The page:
As SEM managers, account optimization is ingrained as a core competency, but what does it look like to actually grow an account? If an account can spend a given budget each month while maintaining a goal ROI, growing an account means increasing budget incrementally (even doubling) while maintaining the same ROI.
Any good account manager can maintain the same media spend while remaining efficient — but great ones can grow an account. And to grow an account, a strong management approach is essential.
Purpose of a Management Approach
Rather than jumping in an account to simply lower CPA, a strong management approach can yield numerous benefits:
- Long-term and consistent performance with growth and scalability
- Strategic direction
- Prioritization assistance
The Beginning of a Management Approach
When managing an account, first find what works well. This may be a set of keywords, a specific campaign, or a combination of tactics.
The next step? Dialing in enough to dominate and completely capitalize on what is working well.
From there, it’s all about integration. In PPC, this could be integrating your front-end data with third-party data sources. It could also mean integrating your team’s efforts with advanced business intelligence. Once you’ve found what’s working, capitalize on it — and integrate.
Define Goals & Objectives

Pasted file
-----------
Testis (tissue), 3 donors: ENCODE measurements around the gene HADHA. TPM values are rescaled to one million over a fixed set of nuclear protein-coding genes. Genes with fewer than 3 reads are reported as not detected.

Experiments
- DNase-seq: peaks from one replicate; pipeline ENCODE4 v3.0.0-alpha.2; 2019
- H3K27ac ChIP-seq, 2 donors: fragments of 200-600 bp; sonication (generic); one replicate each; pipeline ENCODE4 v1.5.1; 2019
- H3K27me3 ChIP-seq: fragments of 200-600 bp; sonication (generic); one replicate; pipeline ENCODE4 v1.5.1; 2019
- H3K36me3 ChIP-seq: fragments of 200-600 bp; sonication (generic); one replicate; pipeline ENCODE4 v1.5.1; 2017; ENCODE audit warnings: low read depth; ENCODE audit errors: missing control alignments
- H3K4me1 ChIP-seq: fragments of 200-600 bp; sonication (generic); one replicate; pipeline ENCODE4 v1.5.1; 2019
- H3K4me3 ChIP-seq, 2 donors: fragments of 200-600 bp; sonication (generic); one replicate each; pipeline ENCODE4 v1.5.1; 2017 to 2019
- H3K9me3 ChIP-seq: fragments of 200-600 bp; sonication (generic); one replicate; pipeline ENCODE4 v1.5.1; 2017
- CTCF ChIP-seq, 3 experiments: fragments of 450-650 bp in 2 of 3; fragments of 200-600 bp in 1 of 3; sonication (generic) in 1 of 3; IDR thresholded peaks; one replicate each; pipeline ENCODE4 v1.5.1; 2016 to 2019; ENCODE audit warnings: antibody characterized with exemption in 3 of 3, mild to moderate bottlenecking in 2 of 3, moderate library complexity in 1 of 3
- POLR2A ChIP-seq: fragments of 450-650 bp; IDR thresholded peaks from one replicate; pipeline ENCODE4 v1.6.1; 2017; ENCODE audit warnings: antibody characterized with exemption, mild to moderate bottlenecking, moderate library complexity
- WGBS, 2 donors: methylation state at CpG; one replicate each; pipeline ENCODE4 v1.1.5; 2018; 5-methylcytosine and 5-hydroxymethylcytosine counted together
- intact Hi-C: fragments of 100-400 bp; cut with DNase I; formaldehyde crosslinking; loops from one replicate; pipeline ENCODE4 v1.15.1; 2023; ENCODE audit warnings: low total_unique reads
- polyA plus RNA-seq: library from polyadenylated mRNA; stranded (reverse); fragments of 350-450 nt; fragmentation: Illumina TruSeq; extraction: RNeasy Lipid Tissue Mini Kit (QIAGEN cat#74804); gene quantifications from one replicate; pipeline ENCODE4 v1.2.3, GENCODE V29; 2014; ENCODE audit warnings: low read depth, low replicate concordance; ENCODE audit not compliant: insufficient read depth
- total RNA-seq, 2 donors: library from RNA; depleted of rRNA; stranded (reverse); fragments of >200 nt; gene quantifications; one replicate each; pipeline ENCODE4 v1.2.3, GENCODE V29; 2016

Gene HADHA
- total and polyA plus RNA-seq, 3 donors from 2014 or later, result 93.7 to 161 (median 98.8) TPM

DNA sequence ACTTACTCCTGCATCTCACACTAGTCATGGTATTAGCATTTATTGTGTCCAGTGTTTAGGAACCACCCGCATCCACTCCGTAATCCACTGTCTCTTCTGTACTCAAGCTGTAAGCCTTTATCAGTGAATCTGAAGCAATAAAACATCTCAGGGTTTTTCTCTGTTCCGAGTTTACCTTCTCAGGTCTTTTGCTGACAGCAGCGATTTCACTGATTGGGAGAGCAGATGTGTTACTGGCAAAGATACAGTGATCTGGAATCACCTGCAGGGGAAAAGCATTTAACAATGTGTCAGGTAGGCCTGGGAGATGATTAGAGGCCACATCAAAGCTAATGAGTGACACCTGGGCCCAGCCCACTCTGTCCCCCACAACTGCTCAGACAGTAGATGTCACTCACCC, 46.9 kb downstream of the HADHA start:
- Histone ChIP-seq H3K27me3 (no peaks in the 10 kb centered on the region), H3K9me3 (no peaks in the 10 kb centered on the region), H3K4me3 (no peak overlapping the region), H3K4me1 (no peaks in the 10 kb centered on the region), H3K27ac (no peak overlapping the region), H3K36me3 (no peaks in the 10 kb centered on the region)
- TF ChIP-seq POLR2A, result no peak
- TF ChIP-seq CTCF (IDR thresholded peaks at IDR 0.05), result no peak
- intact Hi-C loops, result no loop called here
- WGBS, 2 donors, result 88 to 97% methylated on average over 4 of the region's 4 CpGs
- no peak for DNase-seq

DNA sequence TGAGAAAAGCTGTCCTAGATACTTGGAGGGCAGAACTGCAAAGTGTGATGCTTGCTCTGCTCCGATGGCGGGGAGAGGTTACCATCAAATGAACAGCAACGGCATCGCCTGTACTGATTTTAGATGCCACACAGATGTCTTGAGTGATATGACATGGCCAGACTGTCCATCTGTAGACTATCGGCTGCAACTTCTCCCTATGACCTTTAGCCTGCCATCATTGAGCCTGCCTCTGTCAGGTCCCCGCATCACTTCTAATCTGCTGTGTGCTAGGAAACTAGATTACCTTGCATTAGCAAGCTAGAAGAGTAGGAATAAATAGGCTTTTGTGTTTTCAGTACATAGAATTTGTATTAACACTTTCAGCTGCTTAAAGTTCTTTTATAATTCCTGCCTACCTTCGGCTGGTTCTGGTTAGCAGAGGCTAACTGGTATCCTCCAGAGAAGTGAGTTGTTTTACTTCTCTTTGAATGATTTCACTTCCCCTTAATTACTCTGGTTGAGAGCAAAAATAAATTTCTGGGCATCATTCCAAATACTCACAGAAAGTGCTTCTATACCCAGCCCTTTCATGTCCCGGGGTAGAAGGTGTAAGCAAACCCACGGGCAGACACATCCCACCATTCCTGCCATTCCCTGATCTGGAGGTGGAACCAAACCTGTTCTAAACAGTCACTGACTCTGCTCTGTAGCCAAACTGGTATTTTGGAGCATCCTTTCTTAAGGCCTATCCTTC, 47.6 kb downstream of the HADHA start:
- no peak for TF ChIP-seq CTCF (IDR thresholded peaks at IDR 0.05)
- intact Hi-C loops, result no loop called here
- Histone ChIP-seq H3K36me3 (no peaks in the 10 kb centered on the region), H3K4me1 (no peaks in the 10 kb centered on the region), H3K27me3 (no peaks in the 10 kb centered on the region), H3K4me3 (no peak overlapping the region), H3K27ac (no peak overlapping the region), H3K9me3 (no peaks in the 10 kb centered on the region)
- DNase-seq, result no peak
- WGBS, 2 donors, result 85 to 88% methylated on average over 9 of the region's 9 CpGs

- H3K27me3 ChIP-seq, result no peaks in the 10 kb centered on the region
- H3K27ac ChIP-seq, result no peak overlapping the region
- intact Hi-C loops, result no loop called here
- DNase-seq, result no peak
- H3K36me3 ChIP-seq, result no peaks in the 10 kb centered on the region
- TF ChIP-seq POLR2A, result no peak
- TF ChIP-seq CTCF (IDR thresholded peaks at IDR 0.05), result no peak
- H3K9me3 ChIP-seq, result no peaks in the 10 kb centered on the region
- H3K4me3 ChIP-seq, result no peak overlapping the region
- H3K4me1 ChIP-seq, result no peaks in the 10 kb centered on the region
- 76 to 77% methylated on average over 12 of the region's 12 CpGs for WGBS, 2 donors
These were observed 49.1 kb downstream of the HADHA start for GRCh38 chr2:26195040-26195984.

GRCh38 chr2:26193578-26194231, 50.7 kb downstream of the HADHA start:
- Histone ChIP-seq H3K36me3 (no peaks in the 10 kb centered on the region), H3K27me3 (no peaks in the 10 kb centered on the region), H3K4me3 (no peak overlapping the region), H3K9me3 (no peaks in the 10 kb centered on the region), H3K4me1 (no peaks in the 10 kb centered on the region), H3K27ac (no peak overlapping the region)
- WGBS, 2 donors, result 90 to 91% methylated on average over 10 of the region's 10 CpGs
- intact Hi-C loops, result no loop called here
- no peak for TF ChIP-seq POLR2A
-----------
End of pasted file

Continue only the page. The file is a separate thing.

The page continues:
Communicating with your stakeholders on goals and objectives is the first — and most vital — part of a management approach. Find out what your team is actually responsible for and to what capacity.
Identify areas of current success for advertising and sales teams. Once you align with your team on your responsibilities, you are set to move forward.
Understand Budgets & Breakouts
Within overall budgets, it’s common to have multiple services or products that must be promoted. It is at this point that budgets should be structured to define goals. By allocating specific amounts of budget by product group/service, ROI, CPA, or ROAS, goals can then also be attributed to each group.
Once individual goals are set based on the nature of business, an overall CPA goal can then be backed into. Defining budget breakouts and goals not only aids in performance but also in communication with stakeholders, as there is now an open dialogue about how each product/service group contributes to (or hinders) overall performance goals.
Assess Efficient Spend Capacity
Efficient spend capacity is the amount of budget an account or keyword set can spend given a specific CPA goal. There are many facets of efficient spend capacity (e.g., what is an affordable CPA goal, the quality of current keyword sets, budget size, as well as seasonality and market trends).
When approaching an account given a finite budget, it is important to maximize spend through brand keywords and best non-brand keywords. The below example dubs this group as the account’s ‘A-Level’ keywords. Many times A-level keywords end up being strong target + bid RLSA candidates.
In most cases, an entire budget cannot be siphoned through these keywords alone, so the next best keywords will need to be introduced (‘B-Level’). These keywords may have an average CPA above the goal CPA, but never fear: The average across all keyword groups will remain below the goal CPA due to the volume generated from brand and A-level keywords.
Lastly, we may have to introduce some fairly expensive keywords to test and exhaust budgets. These are labeled ‘C-Level’ keywords.